Every time I see this type of implementation of a resistor I tend to question it's use (the 4.7k in this case).

enter image description here

Consider a case where the RFM module is not connected to the 4.7k resistors. Clearly we have a voltage divider configuration that governs a 0V at the upper terminal of the 10k resistor when the output of the MCU is LOW. However, when the output of the MCU is HIGH, we would have approx. 3.4V at the output (which would generally be considered a logic HIGH as well). However, how does the connection of the RFM module affect this configuration?

Am I looking at this all wrong and the purpose of the two sets of resistors is not a V divider? As the pins of an IC generally HIGH-Z to not affect the V divider configuration shown above?

In general, what are these types of "bridging" resistors used for? I can see in certain applications they are used for current limiting (like the case of a resistor connecting the base of a transistor), but I have seen other instances where I am unsure.


1 Answer 1


These resistors indeed work as voltage dividers. This is done for level-shifting the logic signal from 0-5V to 0-3.3V .

The snippet in the O.P. doesn't show it, but I suspect that the μC is powered with +5V in this schematic. RFM128 is powered with +3.3V, and it isn't 5V-tolerant, probably.

Notice also that only the outputs from the μC (SS#, MOSI, SCK) go through voltage dividers. The input to the μC (MISO) does not go through the divider, because it has 0-3.3V levels, because it's generated by an IC powered with +3.3V.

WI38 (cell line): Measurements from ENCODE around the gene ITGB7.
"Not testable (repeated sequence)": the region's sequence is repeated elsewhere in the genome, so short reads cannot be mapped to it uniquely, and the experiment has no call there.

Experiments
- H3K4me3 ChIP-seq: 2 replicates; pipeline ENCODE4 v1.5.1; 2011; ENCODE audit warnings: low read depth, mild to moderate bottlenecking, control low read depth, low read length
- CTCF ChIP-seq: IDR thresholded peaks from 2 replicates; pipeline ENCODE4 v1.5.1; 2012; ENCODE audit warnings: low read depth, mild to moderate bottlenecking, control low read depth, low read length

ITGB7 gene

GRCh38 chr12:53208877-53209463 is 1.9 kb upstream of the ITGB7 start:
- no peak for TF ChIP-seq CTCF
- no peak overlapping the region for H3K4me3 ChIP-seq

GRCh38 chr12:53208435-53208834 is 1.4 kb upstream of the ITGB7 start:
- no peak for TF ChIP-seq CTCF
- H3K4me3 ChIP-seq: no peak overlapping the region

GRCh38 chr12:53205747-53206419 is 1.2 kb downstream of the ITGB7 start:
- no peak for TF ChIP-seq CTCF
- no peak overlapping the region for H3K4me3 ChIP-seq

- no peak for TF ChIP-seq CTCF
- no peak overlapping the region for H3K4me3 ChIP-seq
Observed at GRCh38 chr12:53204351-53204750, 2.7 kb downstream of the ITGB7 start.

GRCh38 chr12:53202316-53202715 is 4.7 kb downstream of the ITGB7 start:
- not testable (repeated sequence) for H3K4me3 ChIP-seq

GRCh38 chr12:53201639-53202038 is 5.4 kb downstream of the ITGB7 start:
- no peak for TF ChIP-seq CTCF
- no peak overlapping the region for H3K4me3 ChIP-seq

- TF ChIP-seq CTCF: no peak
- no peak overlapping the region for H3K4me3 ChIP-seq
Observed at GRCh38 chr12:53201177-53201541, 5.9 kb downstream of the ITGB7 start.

• \$\begingroup\$ Your last point was a question I had as well. However, I figured it was beyond the scope of this question because it was likely specific to this implementation. \$\endgroup\$
    – sherrellbc
    Feb 15, 2014 at 4:40
  • \$\begingroup\$ Can anything be said about the effect of the RMF's terminals on the divider circuit? Given a 4.7k and 10k configuration, 3.4V (which is above 3.3V too, wouldn't we have a problem with this?) will be seen at the output. However, what happens when the RFM module is connected can can it be predicted? \$\endgroup\$
    – sherrellbc
    Feb 15, 2014 at 4:42
  • \$\begingroup\$ 10kΩ || high-Z ≈ 10kΩ Connecting the voltage divider to a high-Z input should have a negligible effect on the voltage divider voltage. \$\endgroup\$ Feb 15, 2014 at 4:47
  • \$\begingroup\$ I figured as much, but the comment I made regarding the high-Z nature of the module's terminals was a guess. In general, are terminals that require interfacing typically high-Z in nature? Also, wouldn't signaling a 3.3V device with 3.4V damage it? \$\endgroup\$
    – sherrellbc
    Feb 15, 2014 at 4:48
  • 1
    \$\begingroup\$ @sherrellbc Your questions have reached a level of detail that will require you to stop watching videos and start analyzing datasheets. Pick a 3.3V part and study the Absolute Maximum specifications. Pick any part and study the d.c. characteristics of the pins. \$\endgroup\$
    – Joe Hass
    Feb 15, 2014 at 11:28

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